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Expert Advice on How to Safely Remove Gel Nail Polish at Home

Good old gel nail polish remover is the bane of every nail professional’s life. The first “solution” that often springs to mind is the urge to remove gel nail polish at home by plucking, tearing, or chewing it off. But please don’t do it for the sake of beautiful nail art.

Remove Gel Nail Polish
Safely Remove Gel Nail Polish at Home

People often whine that their gel manicures damaged their nails, but in actuality, the peeling is to fault. You remove layers of the nail plate each time you want to remove your gel nail paint. Although at first glance this may appear innocuous, over time your nails may deteriorate and become more fragile. Your nails may not grow back for many months after this harm has been done. And if that’s not enough of an incentive for you, it also affects how nice your next gel manicure will appear.

Let’s be clear: going to a professional to have your gels removed is always the best option. Ideally, this should be the expert who applied your gels. Your nail technician has the necessary instruments, understands precisely how to do the task safely, and, without a doubt, has more patience than you do.

We understand that sometimes life occurs. There is a technique to do it that won’t hurt your nails or cause your nail tech to lose their mind after seeing the results since you are unable to attend the salon and must take things into your own hands (quite literally).

Here is all you need to know about removing gel polish at home, along with a step-by-step instruction, in order to preserve your nails and your relationship with your nail technician.

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What is a gel manicure?

According to celebrity manicurist and licensed nail technician Michelle Humphrey, “a gel manicure employs gel paint that is cured into the nail plate using either an LED or UV light, it will not dry without the lamp.” A base coat, two color coats, and a top coat are often used in this. The gel polish is cured under a UV/LED light after each application. The gel polish is set by doing this. The gel paint won’t set or cling to the natural nail without this procedure, which is why it lasts so long, according to nail specialist Metta Francis. Consider a gel manicure to be a semi-permanent polish since it is far more resistant to peeling than conventional polish, says Humphrey.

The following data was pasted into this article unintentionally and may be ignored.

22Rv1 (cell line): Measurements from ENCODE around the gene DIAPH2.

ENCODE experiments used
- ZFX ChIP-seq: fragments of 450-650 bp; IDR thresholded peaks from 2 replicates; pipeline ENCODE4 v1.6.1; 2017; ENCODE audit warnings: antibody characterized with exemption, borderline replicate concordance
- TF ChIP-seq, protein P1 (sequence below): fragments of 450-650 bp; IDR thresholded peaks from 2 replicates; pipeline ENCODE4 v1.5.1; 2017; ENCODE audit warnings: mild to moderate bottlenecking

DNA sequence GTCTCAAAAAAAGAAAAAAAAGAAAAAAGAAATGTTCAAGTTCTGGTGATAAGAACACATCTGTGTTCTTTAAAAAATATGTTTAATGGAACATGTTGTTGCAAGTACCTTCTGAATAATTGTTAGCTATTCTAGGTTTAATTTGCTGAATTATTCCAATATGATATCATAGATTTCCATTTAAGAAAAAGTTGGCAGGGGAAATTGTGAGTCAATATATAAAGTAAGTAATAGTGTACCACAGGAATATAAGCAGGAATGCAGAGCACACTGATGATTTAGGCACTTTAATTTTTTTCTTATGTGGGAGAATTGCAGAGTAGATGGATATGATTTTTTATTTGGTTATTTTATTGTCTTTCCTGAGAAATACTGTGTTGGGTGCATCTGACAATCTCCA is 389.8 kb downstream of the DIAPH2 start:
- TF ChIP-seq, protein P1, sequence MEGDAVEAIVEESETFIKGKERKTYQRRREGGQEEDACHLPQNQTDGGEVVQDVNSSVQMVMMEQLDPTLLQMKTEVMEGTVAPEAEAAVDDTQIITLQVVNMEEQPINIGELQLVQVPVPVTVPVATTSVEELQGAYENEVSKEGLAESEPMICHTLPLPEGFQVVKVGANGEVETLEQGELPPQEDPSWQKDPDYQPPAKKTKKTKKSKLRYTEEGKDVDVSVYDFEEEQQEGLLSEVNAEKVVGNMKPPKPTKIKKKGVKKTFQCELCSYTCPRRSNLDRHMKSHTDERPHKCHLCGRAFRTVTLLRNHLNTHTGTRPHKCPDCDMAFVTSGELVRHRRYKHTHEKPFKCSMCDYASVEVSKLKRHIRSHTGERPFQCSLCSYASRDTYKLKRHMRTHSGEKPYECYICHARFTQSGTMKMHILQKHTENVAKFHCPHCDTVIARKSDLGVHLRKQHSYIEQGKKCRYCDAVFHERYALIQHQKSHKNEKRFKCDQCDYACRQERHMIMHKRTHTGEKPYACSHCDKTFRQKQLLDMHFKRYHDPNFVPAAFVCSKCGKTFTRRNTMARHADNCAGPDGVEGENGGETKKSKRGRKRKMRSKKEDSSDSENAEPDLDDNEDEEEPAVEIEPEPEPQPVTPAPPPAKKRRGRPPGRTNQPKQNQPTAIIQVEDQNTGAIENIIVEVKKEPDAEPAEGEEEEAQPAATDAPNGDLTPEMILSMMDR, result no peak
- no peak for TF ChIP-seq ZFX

Gels are sometimes referred to as “shellac,” although the two terms aren’t always equivalent. The makers of gel technology, CND, are the owners of the trademark Shellac. Consider how “jacuzzi” and “hot tub” relate to different types of products, the former being a trademark brand name.

The advantages of a gel manicure

The various advantages of gel paint manicures have altered the way that people have their nails done today. The first and most evident benefit is that they unquestionably last a lot longer than a manicure with ordinary nail paint.

“It keeps its appearance while being worn, and it keeps its lovely, glossy sheen. There are no surface scratches or dulling over time, and if proper maintenance and aftercare are practiced, there won’t be any chips until the next manicure, according to Francis. She continues, “Getting a gel manicure may also help maintain your natural nails by giving a tougher covering (compared to nail paint) and this can enable your natural nails to develop (by protecting them).”

They aid in the growth of natural nails and may aid habitual nail biters in quitting, says Humphrey. If you’re completely impatient when it comes to waiting for your nails to dry after you leave the salon, gels are a terrific option since they “cure” under a light as opposed to drying in the air.